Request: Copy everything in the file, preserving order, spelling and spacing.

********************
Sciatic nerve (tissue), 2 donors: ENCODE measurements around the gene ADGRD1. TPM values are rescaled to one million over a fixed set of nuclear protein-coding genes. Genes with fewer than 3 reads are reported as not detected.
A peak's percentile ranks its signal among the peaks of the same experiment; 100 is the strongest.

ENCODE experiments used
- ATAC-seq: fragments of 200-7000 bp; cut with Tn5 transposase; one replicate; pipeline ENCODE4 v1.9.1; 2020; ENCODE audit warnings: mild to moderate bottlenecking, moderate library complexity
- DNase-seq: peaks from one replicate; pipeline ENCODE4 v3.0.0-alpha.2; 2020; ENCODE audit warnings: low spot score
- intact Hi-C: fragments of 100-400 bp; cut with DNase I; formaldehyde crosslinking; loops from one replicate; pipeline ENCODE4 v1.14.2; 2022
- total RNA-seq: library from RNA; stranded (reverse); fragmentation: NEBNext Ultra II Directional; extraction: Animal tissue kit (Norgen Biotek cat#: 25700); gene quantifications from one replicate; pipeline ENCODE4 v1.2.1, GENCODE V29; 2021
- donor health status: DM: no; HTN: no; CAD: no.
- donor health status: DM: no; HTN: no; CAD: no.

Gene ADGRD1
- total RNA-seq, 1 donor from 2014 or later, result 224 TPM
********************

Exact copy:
Sciatic nerve (tissue), 2 donors: ENCODE measurements around the gene ADGRD1. TPM values are rescaled to one million over a fixed set of nuclear protein-coding genes. Genes with fewer than 3 reads are reported as not detected.
A peak's percentile ranks its signal among the peaks of the same experiment; 100 is the strongest.

ENCODE experiments used
- ATAC-seq: fragments of 200-7000 bp; cut with Tn5 transposase; one replicate; pipeline ENCODE4 v1.9.1; 2020; ENCODE audit warnings: mild to moderate bottlenecking, moderate library complexity
- DNase-seq: peaks from one replicate; pipeline ENCODE4 v3.0.0-alpha.2; 2020; ENCODE audit warnings: low spot score
- intact Hi-C: fragments of 100-400 bp; cut with DNase I; formaldehyde crosslinking; loops from one replicate; pipeline ENCODE4 v1.14.2; 2022
- total RNA-seq: library from RNA; stranded (reverse); fragmentation: NEBNext Ultra II Directional; extraction: Animal tissue kit (Norgen Biotek cat#: 25700); gene quantifications from one replicate; pipeline ENCODE4 v1.2.1, GENCODE V29; 2021
- donor health status: DM: no; HTN: no; CAD: no.
- donor health status: DM: no; HTN: no; CAD: no.

Gene ADGRD1
- total RNA-seq, 1 donor from 2014 or later, result 224 TPM